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adwmain
09-04-2004, 08:18 PM
I need to get some seed for a customer, where do I get it.

locutus
09-04-2004, 09:17 PM
Seedland.com states that St Augustine seed is not available in the U.S. You will have to buy plugs.

Precision
09-04-2004, 09:59 PM
St augustine doesnot produce sufficient seeds to be a commerically viable option. you need to grow it from sprigs, plugs or lay sod. Sprigging is the cheapest, but won't work unless you attend to it constantly. Plugs are cheap but take a while to fill in. Quicker than seed though. Sod is the way to go even if you lay it in strips or checkerboard the sod.

Just remember, soil prep and watering twice a day (2 week minimum) are mandatory for new installs.

beransfixitinc
09-04-2004, 10:21 PM
Speaking of this, I've often wondered, as a person who sees truckloads of "sod" every once in a while.. how is this processed?

Does anybody have pictures of a "sod house" in operation?

I would imagine, that acres and acres are sprigged, or what have you, with this grass, and then some kind of machine is rolled over it to shave it off and slice it up. I'm sure it's really a very interesting, yet not often thought about process.

CJ GreenScapes
09-04-2004, 10:56 PM
We have several sod farms in my area. Yes, they are usually sprigged, grown, cut (with a machine), then sprigged again if necessary.

I would use St. Augustine sod if it were me. Fighting weeds and erosion while waiting on sprigs to fill in is a pain.

beransfixitinc
09-04-2004, 11:13 PM
Originally posted by CJ GreenScapes
We have several sod farms in my area. Yes, they are usually sprigged, grown, cut (with a machine), then sprigged again if necessary.

I would use St. Augustine sod if it were me. Fighting weeds and erosion while waiting on sprigs to fill in is a pain.

Can you post any pics, for those of us that never see them? I suppose they have to keep dumping fresh dirt every time they scrape?

Fantasy Lawns
09-04-2004, 11:32 PM
http://fantasylawns.com/sod_farm.jpg

Fantasy Lawns
09-04-2004, 11:33 PM
http://fantasylawns.com/empire_zoysia_harvest.jpg

beransfixitinc
09-04-2004, 11:39 PM
Very interesting photos. DO they have to keep that grass cut while it is growing, or do they just let it grow as tall as it wants to keep going? Man, I bet that's alot of acreage

Ric
09-04-2004, 11:54 PM
Steve has posted some excellent pictures of a working sod farm. Please note that there is a thin strip of grass left between the cuttings. This strip will spread and regrow the sod field.

There are two basic forms of Sod in Florida. Sand Sod and Muck Sod which depends on with type of soil in is grown in. Muck sod is normally better sod and may cost slightly more. Muck sod will install easier and establish quicker.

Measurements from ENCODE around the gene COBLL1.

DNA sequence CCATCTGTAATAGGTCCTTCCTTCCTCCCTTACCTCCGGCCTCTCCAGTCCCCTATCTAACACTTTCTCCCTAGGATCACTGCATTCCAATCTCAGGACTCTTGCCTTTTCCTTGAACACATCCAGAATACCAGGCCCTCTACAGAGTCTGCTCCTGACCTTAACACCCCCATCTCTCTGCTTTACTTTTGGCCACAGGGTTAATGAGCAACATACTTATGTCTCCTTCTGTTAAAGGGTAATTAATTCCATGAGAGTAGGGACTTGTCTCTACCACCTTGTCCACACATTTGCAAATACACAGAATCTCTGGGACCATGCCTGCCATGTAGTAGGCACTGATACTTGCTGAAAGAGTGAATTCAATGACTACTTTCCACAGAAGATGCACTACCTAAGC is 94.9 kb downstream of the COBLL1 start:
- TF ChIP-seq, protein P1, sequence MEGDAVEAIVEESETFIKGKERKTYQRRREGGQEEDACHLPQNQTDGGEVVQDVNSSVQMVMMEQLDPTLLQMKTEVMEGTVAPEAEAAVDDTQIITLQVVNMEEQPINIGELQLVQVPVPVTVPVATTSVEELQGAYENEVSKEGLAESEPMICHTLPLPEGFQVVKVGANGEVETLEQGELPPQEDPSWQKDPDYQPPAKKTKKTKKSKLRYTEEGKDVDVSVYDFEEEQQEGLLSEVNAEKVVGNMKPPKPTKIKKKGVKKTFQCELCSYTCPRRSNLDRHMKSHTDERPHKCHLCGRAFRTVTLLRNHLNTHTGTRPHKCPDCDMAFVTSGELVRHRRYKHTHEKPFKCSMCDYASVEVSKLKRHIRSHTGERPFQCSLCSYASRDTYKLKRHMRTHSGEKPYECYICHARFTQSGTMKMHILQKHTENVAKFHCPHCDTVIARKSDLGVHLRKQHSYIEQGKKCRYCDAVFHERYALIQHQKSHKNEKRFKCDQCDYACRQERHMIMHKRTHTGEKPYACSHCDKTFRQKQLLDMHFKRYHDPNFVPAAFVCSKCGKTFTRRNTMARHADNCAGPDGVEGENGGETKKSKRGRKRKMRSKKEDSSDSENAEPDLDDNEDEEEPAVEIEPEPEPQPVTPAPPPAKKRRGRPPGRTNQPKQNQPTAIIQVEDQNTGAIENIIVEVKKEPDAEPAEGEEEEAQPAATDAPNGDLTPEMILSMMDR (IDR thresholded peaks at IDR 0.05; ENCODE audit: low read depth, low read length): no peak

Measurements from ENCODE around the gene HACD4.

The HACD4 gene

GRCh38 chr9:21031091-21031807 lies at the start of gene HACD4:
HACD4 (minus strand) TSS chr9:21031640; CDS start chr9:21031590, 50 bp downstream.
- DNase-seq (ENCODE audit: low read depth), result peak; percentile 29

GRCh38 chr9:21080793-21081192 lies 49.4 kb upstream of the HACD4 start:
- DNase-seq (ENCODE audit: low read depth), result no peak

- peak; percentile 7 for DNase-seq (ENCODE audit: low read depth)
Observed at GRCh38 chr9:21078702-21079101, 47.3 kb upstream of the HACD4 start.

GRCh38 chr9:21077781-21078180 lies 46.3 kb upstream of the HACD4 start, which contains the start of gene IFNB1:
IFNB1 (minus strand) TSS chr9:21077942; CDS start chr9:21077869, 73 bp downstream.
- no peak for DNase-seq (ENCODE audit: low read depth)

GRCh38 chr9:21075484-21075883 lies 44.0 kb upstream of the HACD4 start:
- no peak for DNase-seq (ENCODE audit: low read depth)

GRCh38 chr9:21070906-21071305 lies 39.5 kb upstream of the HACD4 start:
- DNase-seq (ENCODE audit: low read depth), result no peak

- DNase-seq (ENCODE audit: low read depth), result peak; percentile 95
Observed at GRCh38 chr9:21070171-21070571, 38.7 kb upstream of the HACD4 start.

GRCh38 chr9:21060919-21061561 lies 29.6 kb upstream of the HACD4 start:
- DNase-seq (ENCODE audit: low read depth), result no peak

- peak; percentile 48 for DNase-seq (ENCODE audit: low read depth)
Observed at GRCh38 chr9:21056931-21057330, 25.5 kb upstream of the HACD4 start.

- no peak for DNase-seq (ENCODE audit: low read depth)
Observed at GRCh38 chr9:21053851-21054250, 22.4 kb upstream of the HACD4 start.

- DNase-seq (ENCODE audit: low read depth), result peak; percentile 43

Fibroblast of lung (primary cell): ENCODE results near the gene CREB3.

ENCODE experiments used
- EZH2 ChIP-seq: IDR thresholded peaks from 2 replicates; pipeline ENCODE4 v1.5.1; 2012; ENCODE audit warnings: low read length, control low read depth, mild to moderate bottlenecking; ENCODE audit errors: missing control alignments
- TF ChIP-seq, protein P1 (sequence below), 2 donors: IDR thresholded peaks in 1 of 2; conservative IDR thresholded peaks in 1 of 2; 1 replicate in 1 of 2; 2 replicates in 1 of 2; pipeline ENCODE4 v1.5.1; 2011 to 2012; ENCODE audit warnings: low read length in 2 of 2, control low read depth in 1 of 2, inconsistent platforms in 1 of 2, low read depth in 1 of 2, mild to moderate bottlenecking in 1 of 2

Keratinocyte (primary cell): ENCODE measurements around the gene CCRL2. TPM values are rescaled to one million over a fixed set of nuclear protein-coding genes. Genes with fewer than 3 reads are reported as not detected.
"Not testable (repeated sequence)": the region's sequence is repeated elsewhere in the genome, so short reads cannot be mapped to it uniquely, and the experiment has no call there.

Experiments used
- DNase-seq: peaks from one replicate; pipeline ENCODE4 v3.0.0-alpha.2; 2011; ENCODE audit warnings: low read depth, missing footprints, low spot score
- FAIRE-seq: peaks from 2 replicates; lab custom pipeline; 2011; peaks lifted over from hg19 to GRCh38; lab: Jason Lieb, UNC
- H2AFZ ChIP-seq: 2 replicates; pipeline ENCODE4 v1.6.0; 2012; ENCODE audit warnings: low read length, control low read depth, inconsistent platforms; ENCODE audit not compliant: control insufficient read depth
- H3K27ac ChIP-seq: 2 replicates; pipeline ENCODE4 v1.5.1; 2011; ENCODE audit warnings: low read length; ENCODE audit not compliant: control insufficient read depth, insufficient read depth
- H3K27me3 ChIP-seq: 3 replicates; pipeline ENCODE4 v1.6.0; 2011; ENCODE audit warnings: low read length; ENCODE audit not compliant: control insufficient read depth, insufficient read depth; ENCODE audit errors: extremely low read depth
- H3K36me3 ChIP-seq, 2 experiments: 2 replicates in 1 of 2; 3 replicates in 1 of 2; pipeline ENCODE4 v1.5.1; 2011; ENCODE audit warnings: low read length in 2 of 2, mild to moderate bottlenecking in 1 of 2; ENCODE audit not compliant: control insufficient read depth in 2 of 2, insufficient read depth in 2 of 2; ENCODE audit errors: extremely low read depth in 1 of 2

Two basic types of irrigation for sod farms are over head irrigation a flood irrigation. Over head with good drainage is better and has less fungus. Fungus is a problem on new sod because it is grown with high Nitrogen and lots of water.

Sod has a pallet life of 48 hours and after that it is not worth installing. However sod can be saved if you spread a ground mat and spread the sod out off the pallet. It must of course be watered but will stay good for over 30 days. I will do this with left over sod off a job and either use it on the next job or sell pieces out of my nursery. Oops former nursery BC (Before Charley).

Eric 1
09-05-2004, 12:04 AM
Ok, were did you get the photos? did you go out and take them?

Ric
09-05-2004, 12:06 AM
Originally posted by beransfixitinc
Very interesting photos. DO they have to keep that grass cut while it is growing, or do they just let it grow as tall as it wants to keep going? Man, I bet that's alot of acreage


They cut it high to let it run, but not every week.

There is of course many varieties of St Augustine. Floratan is the most popular. However Bitter Blue is used both in Florida and the east coast as far north as the Caroline's because it is more cold and shade tolerant. Delmar and Jade are popular dwarfs but cost more. There are a bunch more Like Seville, Raleigh, Floratine, Floralawn Palmetto and FX 10 which was developed by U of Fla and never stayed green but is drought tolerant.

Eric 1
09-05-2004, 12:12 AM
" No......its a FIRE ANT"

I love it. its so true. lol.:angry:

Fantasy Lawns
09-05-2004, 01:11 AM
credit given .... to one of the only sod faimily's still working today

duda.com